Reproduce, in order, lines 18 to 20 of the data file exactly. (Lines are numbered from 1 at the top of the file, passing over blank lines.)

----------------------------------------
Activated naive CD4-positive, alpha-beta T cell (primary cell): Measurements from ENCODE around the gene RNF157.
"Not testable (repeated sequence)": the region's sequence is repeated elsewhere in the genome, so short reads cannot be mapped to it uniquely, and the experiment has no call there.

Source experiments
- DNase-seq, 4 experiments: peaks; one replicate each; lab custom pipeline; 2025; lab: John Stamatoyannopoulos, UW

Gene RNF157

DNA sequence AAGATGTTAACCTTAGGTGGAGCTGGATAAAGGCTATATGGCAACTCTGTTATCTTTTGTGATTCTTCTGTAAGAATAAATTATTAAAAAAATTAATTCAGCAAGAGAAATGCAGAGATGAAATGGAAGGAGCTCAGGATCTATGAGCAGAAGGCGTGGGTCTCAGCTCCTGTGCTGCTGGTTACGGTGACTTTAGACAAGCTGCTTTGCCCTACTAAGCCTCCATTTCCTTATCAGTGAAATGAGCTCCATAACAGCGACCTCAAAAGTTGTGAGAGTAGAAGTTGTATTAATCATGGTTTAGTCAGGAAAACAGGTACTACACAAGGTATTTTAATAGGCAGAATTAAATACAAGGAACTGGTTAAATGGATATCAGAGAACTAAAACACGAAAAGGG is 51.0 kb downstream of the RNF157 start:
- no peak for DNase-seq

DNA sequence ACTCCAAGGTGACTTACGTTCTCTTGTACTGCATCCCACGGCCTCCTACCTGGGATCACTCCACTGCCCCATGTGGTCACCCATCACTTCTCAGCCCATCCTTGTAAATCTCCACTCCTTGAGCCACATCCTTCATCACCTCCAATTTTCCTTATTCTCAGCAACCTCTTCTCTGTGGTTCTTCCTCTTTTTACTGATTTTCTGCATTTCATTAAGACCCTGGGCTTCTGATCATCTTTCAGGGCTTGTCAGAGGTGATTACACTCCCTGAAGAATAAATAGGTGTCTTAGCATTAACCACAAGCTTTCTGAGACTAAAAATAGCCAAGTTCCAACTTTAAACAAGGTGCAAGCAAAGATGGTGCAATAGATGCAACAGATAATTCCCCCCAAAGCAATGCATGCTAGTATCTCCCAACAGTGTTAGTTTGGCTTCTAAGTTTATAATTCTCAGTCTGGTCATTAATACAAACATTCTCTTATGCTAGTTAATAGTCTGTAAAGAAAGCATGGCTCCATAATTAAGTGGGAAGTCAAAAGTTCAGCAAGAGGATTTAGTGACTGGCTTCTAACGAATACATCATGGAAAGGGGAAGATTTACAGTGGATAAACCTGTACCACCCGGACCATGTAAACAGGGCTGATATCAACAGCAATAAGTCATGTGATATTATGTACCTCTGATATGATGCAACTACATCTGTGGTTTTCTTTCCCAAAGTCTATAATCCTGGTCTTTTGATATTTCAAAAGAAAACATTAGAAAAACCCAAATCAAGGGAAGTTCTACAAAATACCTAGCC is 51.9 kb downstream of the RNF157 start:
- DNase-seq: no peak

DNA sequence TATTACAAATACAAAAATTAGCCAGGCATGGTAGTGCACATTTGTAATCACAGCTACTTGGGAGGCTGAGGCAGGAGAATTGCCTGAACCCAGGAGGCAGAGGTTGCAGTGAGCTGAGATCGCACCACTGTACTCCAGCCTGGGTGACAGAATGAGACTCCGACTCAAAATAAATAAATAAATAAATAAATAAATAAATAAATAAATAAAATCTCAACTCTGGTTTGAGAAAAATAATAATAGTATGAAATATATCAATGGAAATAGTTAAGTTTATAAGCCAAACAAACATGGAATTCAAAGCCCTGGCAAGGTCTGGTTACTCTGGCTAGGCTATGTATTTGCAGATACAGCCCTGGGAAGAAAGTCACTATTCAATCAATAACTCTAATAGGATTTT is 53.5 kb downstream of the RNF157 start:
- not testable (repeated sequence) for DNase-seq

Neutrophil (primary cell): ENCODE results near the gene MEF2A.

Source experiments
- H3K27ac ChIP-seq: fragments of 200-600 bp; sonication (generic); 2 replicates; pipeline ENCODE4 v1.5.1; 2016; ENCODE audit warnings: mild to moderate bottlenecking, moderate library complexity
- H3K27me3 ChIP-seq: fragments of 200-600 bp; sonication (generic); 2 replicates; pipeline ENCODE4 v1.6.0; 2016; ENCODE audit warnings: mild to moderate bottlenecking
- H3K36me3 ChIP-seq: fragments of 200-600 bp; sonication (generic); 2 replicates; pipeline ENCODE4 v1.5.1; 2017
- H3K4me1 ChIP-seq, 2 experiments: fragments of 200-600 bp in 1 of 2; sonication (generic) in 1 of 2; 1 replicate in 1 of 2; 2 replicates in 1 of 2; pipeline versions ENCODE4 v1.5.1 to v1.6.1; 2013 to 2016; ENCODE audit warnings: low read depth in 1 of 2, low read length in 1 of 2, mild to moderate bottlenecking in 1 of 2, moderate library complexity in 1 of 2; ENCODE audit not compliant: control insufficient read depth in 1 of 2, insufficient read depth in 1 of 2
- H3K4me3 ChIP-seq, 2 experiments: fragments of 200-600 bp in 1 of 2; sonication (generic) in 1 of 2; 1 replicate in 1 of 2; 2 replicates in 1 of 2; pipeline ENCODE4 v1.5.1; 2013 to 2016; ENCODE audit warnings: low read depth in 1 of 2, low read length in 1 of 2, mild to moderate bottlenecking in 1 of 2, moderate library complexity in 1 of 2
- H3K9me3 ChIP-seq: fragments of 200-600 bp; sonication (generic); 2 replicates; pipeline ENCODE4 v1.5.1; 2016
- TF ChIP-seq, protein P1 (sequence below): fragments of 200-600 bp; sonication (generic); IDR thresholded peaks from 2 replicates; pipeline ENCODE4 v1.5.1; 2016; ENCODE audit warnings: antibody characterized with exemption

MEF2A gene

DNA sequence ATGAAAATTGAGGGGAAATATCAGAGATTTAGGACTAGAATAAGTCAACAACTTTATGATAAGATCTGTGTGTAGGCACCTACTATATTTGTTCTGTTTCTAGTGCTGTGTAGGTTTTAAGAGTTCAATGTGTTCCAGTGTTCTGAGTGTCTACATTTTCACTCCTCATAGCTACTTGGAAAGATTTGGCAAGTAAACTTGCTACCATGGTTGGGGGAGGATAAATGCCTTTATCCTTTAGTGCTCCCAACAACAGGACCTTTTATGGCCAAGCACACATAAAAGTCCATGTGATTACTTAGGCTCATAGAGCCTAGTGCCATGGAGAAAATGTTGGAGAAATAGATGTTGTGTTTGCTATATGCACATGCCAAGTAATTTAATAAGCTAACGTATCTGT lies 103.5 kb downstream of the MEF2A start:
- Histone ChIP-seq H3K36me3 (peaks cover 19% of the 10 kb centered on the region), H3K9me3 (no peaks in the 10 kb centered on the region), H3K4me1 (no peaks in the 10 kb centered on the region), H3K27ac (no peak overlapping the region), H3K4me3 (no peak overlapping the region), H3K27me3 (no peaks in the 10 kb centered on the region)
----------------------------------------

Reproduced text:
- H3K4me3 ChIP-seq, 2 experiments: fragments of 200-600 bp in 1 of 2; sonication (generic) in 1 of 2; 1 replicate in 1 of 2; 2 replicates in 1 of 2; pipeline ENCODE4 v1.5.1; 2013 to 2016; ENCODE audit warnings: low read depth in 1 of 2, low read length in 1 of 2, mild to moderate bottlenecking in 1 of 2, moderate library complexity in 1 of 2
- H3K9me3 ChIP-seq: fragments of 200-600 bp; sonication (generic); 2 replicates; pipeline ENCODE4 v1.5.1; 2016
- TF ChIP-seq, protein P1 (sequence below): fragments of 200-600 bp; sonication (generic); IDR thresholded peaks from 2 replicates; pipeline ENCODE4 v1.5.1; 2016; ENCODE audit warnings: antibody characterized with exemption